Holly Black leaves the land of Spiderwick for a while to gift us with her first graphic novel, a dark faery tale more along the lines of her gritty Tithe series. Sixteen-year-old Rue (a broody alterna-chick who strongly resembles a “My So-Called Life”-era Claire Danes, except raven-haired instead of red) has been down in the dumps since her beautiful mother disappeared several weeks ago. What makes matters worse is that her devastated professor dad has just been accused of murdering one of his favorite students. Rue has maintained her cool so far by sticking to her usual routine of urban exploring with her best buds and playing groupie at her rocker boyfriend’s shows. But what she can’t ignore are the things she’s starting to see out of the corner of her eye: bubble-blowing nymphs by her locker, goat-headed guys at the local coffee bar, sharp-eared dudes in the alley. When she tries to explain to her friends what’s happening to her, her skeptical boyfriend begins to pull away, and Rue starts to wonder if she’s going a little lulu. So she decides to prove she’s not crazy by conducting her own investigation around her mom’s disappearance and her dad’s alleged crime. And what she discovers is that no one in her family are who they seem to be—and that her own origins are just as mysterious as the faery visions that have begun haunting her day and night. Who are these ephemeral beings? And what do they want from Rue? Book One is only the beginning of Rue’s quest to find her mother and discover her true identity. Ted Naifeh’s edgy, outsider art partners well with Black’s forbidding fairytale, his sharp angles and deep shadows lending anxiety and menace to Rue’s search. Black also includes in Rue’s research about the “good neighbors” one of my favorite lil’ nuggets of supernatural lore: in 1895 Ireland, a woman named Bridget Cleary was murdered by her husband and his brothers because they came to believe that she was a fairy “changling” and not the true Bridget. Of course, they were arrested and imprisoned, as we all know there’s no such thing as fairies. But suddenly Rue’s not so sure…be sure to follow Rue’s adventures in The Good Neighbors, Book 2: Kith.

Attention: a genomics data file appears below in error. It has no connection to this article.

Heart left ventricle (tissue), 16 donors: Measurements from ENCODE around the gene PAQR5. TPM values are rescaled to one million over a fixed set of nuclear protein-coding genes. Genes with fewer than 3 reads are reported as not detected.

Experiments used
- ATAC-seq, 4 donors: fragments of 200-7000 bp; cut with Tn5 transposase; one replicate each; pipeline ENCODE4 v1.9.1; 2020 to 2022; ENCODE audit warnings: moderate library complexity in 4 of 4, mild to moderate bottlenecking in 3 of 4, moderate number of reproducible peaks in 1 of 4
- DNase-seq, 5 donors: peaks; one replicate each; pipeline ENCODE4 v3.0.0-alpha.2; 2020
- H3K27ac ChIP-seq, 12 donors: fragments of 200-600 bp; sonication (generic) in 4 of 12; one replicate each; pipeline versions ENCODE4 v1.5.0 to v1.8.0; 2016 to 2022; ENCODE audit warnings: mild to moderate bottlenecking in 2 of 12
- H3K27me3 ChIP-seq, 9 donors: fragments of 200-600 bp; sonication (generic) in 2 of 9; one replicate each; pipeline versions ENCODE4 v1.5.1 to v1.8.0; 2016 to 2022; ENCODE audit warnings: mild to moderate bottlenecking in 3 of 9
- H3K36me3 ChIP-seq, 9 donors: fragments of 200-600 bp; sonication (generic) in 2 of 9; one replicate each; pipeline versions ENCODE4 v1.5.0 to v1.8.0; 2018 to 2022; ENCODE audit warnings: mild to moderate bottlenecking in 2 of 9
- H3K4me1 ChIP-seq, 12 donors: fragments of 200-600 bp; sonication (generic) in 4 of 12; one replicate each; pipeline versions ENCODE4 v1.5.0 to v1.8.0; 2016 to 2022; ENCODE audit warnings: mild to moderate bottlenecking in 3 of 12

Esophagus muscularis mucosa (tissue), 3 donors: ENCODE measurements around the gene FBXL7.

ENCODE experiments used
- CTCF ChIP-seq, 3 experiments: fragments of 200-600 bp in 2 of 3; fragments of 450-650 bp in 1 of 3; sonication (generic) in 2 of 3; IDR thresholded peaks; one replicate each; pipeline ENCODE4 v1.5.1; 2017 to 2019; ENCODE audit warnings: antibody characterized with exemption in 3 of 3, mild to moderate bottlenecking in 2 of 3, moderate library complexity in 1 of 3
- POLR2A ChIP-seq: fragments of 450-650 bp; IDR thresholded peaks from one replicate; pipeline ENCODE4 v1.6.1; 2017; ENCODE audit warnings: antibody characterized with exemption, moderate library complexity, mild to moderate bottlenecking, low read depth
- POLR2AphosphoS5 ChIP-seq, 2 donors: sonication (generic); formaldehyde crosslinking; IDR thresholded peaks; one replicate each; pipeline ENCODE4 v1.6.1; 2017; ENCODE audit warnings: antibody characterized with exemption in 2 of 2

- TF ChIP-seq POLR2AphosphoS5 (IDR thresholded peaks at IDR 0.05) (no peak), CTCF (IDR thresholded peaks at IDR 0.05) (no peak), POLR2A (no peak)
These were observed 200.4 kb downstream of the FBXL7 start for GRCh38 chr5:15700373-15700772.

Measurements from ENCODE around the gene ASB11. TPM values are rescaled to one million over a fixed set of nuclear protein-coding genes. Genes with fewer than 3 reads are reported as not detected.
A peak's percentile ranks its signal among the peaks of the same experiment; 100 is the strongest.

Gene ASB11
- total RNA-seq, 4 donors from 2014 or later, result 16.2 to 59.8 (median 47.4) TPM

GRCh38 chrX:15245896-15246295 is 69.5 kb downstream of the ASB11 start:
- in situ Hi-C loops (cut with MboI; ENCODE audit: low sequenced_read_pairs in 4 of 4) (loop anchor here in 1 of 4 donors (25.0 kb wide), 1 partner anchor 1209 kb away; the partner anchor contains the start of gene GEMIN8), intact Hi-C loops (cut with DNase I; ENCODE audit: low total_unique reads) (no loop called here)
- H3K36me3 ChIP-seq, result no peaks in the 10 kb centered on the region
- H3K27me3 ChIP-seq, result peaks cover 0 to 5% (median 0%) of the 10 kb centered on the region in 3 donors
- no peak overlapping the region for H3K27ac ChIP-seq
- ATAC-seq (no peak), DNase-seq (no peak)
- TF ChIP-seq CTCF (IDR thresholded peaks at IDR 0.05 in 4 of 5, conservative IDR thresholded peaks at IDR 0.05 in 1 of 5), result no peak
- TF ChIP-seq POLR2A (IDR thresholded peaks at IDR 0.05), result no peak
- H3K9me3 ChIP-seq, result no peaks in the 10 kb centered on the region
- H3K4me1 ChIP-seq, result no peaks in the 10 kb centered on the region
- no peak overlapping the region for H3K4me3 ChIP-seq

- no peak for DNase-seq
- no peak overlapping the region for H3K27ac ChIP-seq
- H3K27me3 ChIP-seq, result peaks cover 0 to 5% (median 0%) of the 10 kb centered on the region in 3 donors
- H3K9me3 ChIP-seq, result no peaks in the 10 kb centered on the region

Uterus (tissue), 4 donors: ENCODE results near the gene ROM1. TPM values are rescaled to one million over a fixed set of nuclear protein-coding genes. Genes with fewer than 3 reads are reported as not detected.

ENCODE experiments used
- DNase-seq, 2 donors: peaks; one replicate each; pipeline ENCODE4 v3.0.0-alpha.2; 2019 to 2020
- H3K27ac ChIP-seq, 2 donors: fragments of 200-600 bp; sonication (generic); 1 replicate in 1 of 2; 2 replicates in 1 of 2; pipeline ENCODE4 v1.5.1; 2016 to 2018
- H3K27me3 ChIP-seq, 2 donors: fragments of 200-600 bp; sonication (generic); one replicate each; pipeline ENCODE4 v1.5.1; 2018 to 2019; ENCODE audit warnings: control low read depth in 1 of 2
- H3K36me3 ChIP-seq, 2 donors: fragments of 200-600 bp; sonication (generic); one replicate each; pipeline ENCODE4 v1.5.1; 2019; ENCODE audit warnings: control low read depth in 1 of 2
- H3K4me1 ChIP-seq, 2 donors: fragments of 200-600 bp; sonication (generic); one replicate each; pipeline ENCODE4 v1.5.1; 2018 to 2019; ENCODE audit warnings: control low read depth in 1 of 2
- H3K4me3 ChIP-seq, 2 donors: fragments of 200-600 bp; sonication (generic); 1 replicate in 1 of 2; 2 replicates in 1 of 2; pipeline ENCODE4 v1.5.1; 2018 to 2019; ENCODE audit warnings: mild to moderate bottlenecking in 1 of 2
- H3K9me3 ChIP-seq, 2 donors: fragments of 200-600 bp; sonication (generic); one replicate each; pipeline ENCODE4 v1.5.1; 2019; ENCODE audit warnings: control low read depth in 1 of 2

The Good Neighbors, Book 1: Kin by Holly Black and Ted Naifeh